Mark Twain was born Samuel Langhorne Clemens in 1835 in Florida, Missouri. He spent much of his childhood in Hannibal, Missouri, a town located on the Mississippi River. He never finished school and instead became a printer’s apprentice at the age of twelve. In the 1850s he worked as a riverboat pilot and later briefly served in the Confederate Army during the Civil War. During this time he submitted his first journalism pieces, using the pseudonym Thomas Jefferson Snodgrass. He then traveled west and found work as a miner and a reporter. It was at this time that he first began to publish work under the name Mark Twain and to establish himself as a sketch-writer and humorist. “Mark Twain” was a reference to his riverboat days; it was a term that the men who worked on the boats used to indicate the depth of the water.
Twain’s first sketch to win widespread acclaim was the short story “The Celebrated Jumping Frog of Calaveras County,” which debuted in the New York Saturday Press in 1865. It later appeared as the title story in his first collection, The Celebrated Jumping Frog of Calaveras County, and Other Sketches, in 1867. After this book was published Twain began traveling abroad and often sent his satirical and humorous observations home for publication in American journals. Many of these pieces were collected and published in 1869 as The Innocents Abroad; or, The New Pilgrim’s Progress. Twain also wrote pieces for the Sacramento Union newspaper, often employing the letter-writing and reporting techniques he had used in “The Celebrated Jumping Frog of Calaveras County.”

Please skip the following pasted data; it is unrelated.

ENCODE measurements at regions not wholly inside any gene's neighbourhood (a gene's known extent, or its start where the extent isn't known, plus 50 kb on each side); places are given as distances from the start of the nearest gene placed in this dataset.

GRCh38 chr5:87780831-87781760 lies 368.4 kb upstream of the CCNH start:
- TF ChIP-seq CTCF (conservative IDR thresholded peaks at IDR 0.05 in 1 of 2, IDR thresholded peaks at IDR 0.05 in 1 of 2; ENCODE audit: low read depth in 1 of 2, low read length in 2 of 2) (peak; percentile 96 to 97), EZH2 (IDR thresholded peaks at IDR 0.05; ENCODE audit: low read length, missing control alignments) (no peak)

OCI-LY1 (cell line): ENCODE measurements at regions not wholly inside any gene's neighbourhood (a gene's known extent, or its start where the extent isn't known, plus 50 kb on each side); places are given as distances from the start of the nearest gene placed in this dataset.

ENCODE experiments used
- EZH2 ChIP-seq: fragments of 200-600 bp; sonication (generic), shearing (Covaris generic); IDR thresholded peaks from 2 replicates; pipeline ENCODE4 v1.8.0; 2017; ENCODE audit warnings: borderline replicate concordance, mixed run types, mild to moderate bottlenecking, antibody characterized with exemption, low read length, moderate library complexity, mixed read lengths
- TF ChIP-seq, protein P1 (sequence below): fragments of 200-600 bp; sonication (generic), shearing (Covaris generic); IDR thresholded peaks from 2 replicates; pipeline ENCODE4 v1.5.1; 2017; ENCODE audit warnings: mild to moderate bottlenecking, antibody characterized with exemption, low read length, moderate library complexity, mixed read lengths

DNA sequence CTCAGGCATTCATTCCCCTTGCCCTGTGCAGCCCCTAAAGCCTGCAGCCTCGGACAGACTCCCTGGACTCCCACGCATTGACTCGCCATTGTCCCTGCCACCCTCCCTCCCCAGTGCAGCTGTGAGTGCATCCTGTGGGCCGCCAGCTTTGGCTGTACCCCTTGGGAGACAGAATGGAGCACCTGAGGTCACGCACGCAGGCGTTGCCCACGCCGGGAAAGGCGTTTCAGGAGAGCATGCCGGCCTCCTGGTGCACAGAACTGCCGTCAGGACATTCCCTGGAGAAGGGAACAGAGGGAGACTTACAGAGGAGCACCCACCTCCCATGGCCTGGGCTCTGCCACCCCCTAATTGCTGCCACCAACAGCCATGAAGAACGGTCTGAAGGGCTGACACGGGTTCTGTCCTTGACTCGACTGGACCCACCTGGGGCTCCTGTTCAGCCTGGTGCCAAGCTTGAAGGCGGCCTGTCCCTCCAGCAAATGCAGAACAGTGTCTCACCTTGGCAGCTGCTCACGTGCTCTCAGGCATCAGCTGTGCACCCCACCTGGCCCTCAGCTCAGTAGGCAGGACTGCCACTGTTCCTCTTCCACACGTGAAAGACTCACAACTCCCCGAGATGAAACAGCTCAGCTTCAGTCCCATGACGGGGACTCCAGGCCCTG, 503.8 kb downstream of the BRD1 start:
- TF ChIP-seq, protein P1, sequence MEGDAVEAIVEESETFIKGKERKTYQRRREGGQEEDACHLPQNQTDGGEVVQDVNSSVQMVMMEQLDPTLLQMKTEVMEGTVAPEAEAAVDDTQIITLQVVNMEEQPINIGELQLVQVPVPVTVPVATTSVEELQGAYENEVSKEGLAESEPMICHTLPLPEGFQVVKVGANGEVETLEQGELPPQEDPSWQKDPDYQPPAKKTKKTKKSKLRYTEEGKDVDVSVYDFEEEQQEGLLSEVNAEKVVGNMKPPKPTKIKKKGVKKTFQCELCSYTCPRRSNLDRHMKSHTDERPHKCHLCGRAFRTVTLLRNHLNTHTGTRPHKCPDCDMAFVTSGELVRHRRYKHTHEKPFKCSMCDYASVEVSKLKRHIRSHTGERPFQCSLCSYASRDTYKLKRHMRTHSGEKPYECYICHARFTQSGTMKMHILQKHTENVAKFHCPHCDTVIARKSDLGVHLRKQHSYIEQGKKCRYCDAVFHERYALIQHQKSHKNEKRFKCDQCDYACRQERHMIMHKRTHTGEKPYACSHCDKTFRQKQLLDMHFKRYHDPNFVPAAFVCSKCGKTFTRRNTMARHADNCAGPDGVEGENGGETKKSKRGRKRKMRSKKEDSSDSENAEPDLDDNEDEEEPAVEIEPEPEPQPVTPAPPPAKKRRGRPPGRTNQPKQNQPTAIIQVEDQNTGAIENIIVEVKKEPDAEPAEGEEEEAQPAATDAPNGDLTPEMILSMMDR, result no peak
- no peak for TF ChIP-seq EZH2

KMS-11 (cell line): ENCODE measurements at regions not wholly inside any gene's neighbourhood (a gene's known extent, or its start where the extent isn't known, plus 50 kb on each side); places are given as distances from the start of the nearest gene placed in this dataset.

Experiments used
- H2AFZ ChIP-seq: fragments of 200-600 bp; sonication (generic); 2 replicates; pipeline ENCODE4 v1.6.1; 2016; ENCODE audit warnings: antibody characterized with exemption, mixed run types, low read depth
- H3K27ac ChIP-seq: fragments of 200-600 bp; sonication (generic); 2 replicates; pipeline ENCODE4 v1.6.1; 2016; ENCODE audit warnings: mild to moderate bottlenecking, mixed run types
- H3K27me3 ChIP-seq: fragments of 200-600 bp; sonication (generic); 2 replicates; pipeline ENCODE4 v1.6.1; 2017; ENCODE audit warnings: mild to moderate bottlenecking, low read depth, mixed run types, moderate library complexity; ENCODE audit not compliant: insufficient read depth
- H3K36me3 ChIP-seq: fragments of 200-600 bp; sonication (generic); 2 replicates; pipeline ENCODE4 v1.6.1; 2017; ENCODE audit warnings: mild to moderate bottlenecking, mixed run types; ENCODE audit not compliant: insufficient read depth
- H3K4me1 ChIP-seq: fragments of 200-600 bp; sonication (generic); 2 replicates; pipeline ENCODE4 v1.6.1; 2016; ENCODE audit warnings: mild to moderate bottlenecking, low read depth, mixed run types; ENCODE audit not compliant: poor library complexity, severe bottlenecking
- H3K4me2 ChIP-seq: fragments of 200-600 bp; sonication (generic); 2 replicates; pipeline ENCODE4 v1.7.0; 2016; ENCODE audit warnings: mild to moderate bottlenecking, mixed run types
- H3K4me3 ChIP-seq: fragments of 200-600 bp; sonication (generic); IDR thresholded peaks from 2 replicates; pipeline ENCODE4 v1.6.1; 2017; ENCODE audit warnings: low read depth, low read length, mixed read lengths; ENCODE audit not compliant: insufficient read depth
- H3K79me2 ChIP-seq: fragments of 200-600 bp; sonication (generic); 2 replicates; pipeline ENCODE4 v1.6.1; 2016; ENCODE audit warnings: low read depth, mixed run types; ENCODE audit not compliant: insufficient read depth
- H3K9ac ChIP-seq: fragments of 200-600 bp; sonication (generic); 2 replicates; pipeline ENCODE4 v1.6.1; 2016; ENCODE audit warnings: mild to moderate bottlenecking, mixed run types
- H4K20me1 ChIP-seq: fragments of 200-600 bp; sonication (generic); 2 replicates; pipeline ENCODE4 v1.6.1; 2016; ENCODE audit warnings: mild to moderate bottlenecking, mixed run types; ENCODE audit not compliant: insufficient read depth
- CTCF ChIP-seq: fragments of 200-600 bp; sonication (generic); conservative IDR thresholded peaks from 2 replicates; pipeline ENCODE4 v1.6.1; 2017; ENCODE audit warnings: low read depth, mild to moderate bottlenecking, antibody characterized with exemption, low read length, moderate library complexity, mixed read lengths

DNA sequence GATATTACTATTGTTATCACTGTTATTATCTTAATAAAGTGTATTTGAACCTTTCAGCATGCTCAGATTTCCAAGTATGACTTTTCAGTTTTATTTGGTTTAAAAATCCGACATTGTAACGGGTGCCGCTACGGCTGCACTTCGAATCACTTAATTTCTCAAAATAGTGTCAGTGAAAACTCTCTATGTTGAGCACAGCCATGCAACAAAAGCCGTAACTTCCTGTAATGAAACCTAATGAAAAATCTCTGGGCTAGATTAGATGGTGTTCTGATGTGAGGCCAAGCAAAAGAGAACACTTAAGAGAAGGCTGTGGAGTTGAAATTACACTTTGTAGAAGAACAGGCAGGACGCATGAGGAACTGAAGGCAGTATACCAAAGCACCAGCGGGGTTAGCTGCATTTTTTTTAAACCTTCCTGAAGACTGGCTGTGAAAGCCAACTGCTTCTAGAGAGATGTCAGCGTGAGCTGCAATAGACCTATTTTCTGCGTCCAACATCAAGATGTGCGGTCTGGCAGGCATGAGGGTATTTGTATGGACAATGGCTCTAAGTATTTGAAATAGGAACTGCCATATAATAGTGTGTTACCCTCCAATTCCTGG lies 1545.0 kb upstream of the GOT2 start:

Incorporating memories of his boyhood and life on the Mississippi River, Twain published his children’s book The Adventures of Tom Sawyer in 1876. The sequel to this classic of American boyhood, the critically acclaimed and equally popular The Adventures of Huckleberry Finn, was published in 1884. Like much of Twain’s work, Huckleberry Finn made use of vernacular language and dialect and emphasized the inherent injustice of American society. In the late 1800s Twain suffered various financial and personal losses, and his satirical wit and often pessimistic outlook became overwhelmingly apparent in such classics as A Connecticut Yankee in King Arthur’s Court (1889), Pudd’n-head Wilson (1894), and “The Man That Corrupted Hadleyburg” (1899). When Twain died in Redding, Connecticut, in 1910, he was-as he continues to be-revered as one of the greatest and most popular authors in American literature.